If you have been involved in an accident in New Jersey, it is important to make a formal report to the police if you intend to file a car accident claim.
While it is not compulsory to report all accidents, New Jersey law requires you to inform the police if an accident causes death, losses of more than $500 in property damage or bodily injury.
Since the damages suffered from an accident may not be obvious, it is advisable to involve law enforcement after an accident, no matter how minor.
The importance of informing the police
A police report could come in handy when proving fault if there is a misunderstanding on who was responsible for the crash. While the buck stops with the insurance adjusters when determining where the fault lies for the accident, a police report could be helpful.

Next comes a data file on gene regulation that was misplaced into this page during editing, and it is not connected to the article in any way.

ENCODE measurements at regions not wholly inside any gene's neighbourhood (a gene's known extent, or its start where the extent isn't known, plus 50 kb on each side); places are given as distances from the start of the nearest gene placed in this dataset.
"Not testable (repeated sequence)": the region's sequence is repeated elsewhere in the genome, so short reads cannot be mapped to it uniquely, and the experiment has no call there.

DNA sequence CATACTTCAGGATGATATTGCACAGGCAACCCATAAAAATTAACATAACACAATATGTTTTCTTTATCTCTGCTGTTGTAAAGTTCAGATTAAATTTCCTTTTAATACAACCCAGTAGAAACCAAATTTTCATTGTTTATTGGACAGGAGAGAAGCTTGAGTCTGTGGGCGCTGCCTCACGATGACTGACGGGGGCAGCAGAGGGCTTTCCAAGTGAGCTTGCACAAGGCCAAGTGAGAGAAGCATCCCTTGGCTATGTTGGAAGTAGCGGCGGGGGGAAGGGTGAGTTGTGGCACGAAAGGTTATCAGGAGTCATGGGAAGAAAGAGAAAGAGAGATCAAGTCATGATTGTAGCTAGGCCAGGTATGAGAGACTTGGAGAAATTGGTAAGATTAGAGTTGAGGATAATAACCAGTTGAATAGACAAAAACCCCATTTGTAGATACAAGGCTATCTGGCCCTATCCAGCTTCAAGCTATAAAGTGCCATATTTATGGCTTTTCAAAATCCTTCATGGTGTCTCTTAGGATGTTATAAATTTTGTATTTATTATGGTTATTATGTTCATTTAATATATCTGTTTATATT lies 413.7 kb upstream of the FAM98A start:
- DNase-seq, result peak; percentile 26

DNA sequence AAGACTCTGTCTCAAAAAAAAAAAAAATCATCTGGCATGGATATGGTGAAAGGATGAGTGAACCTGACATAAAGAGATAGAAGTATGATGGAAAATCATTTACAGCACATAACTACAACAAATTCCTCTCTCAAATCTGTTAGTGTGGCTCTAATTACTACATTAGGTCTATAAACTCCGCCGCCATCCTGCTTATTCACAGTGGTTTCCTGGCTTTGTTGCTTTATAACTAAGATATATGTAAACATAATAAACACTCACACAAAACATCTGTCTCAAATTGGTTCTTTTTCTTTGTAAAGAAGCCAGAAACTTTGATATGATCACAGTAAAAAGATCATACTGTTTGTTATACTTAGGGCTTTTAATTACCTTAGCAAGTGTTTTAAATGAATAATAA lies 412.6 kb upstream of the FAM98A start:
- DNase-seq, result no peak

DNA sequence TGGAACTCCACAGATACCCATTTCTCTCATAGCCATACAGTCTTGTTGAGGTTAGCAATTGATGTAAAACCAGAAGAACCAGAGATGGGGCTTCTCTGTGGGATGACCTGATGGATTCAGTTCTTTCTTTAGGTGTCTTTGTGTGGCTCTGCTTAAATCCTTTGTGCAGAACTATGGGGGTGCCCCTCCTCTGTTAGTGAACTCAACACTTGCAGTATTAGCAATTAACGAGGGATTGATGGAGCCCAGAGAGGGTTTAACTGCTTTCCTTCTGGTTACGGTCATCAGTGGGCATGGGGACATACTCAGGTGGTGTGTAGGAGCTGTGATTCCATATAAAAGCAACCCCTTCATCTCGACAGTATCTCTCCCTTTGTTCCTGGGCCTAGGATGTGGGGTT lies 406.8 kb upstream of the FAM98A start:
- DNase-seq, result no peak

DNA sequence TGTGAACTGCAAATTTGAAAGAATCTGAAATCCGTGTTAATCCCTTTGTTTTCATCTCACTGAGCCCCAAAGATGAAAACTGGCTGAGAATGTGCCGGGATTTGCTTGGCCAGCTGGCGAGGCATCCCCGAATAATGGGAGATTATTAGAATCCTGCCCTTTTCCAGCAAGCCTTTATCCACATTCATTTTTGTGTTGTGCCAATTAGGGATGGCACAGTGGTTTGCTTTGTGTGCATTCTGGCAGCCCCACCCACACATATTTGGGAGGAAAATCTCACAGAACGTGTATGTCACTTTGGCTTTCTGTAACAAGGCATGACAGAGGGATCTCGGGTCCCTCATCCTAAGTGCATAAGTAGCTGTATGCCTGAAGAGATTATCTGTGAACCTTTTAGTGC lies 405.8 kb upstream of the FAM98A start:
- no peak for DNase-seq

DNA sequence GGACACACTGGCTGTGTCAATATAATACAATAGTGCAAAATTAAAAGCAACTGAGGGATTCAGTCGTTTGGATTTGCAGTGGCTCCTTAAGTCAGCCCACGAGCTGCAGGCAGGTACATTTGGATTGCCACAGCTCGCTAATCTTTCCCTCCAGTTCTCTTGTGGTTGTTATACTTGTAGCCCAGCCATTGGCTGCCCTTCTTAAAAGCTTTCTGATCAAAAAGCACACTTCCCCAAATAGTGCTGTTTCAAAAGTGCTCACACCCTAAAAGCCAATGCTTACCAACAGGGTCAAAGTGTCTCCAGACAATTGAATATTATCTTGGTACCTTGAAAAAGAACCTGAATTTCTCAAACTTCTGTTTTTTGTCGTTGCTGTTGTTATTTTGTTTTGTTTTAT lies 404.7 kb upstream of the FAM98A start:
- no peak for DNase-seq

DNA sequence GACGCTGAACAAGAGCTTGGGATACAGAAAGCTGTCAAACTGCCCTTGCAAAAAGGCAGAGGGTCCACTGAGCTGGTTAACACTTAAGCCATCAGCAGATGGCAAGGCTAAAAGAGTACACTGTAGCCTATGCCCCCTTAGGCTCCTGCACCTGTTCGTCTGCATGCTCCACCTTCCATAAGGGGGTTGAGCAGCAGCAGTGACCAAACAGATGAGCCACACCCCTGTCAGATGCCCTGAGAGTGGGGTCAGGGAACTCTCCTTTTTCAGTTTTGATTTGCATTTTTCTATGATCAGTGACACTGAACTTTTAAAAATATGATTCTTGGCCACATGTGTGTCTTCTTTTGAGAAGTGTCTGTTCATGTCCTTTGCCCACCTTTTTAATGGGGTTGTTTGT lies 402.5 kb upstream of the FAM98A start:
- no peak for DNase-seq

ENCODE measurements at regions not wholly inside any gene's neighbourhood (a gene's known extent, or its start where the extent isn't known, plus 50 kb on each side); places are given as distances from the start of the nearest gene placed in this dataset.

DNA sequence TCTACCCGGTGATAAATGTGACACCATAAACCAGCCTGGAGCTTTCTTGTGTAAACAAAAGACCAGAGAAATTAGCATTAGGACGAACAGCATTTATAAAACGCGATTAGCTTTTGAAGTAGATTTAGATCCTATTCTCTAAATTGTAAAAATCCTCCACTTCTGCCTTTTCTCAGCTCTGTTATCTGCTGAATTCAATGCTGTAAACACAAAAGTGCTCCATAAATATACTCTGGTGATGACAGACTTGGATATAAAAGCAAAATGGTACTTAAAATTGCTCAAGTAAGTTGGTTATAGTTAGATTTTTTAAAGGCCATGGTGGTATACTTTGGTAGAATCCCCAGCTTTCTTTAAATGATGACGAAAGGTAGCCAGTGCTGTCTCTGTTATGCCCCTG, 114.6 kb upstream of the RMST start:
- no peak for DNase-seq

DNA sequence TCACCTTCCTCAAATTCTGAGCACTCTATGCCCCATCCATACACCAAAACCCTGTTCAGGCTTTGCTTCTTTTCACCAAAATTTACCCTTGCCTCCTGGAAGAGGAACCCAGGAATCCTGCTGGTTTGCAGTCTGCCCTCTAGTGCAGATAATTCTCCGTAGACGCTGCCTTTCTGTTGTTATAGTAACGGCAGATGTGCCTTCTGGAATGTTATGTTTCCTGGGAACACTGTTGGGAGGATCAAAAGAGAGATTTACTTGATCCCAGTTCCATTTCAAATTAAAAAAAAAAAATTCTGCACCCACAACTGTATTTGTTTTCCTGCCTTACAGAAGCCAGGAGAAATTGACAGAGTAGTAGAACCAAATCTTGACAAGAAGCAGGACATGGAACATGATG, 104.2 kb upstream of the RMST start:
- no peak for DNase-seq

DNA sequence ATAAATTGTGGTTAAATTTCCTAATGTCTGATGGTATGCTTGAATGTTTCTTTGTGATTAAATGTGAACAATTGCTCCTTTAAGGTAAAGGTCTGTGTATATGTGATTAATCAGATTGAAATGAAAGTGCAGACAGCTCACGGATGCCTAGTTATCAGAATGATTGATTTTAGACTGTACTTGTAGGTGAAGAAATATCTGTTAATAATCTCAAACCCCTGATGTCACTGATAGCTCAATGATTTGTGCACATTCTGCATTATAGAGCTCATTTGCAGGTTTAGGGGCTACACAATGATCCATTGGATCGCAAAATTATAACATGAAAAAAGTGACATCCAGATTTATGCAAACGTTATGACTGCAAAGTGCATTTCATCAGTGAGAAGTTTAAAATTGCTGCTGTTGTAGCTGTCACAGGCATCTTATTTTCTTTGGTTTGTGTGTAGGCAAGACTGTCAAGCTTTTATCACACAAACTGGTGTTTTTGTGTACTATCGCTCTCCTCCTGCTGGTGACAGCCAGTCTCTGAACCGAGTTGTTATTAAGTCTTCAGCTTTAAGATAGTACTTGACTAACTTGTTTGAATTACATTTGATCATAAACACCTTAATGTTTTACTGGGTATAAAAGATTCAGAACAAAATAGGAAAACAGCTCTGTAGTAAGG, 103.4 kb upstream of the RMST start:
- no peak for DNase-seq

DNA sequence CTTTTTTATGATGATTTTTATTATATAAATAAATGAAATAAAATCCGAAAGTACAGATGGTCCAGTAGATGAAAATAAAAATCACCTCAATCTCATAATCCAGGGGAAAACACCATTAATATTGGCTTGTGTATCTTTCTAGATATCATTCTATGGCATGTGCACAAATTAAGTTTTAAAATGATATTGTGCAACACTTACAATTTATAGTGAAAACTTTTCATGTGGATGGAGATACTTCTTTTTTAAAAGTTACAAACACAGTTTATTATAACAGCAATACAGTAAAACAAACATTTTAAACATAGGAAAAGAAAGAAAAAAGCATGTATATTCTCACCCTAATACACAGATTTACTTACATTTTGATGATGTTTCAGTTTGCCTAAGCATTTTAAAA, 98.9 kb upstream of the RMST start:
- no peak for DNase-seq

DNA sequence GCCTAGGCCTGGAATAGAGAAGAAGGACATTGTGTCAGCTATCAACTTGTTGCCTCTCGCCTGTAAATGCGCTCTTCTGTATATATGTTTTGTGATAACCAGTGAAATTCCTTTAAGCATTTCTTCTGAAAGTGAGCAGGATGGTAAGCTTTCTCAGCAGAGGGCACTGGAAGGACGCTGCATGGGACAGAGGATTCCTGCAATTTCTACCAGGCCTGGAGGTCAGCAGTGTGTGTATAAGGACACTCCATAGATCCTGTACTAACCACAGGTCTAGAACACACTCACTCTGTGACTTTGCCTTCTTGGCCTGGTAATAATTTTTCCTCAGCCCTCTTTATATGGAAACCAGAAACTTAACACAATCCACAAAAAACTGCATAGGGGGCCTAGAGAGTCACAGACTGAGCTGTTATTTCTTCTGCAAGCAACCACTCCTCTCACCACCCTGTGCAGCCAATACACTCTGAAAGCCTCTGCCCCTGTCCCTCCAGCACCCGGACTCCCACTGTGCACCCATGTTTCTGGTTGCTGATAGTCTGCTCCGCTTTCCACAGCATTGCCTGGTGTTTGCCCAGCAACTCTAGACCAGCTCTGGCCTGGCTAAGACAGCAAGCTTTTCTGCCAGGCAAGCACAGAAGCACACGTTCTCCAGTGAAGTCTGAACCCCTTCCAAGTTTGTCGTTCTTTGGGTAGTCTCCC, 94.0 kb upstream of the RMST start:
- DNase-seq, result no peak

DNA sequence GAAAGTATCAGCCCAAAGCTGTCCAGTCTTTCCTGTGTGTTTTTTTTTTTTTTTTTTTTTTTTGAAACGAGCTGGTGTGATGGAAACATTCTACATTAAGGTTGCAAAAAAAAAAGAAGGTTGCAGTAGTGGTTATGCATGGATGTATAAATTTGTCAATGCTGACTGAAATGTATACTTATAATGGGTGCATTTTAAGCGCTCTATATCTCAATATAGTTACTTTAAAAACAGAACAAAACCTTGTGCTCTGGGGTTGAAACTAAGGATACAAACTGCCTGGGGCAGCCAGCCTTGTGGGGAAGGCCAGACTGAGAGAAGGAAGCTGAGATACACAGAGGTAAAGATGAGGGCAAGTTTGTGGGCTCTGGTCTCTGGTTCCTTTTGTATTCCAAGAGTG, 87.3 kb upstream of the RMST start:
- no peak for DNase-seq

The police can also capture details of your injuries or other damages in their report, although you need to visit a doctor to document the extent of the injuries.
How should you go about making a police report?
Should the police show up at the accident scene, they will take formal statements about the accident and any witness accounts. If the police did not arrive at the scene or you did not report the accident, you can file an accident report using New Jersey’s self-reporting form, the SR-1, within ten days.
Failure to make a formal report on time could hurt your car accident claim when pursuing compensation, or you could even lose some driving privileges such as your license.
Protecting your claim after a wreck
Reporting an accident to the police and your insurer is among the initial stages of the claims process, and you need to get everything right. It is advisable to learn more about how the entire process works beforehand and know what to expect at every stage.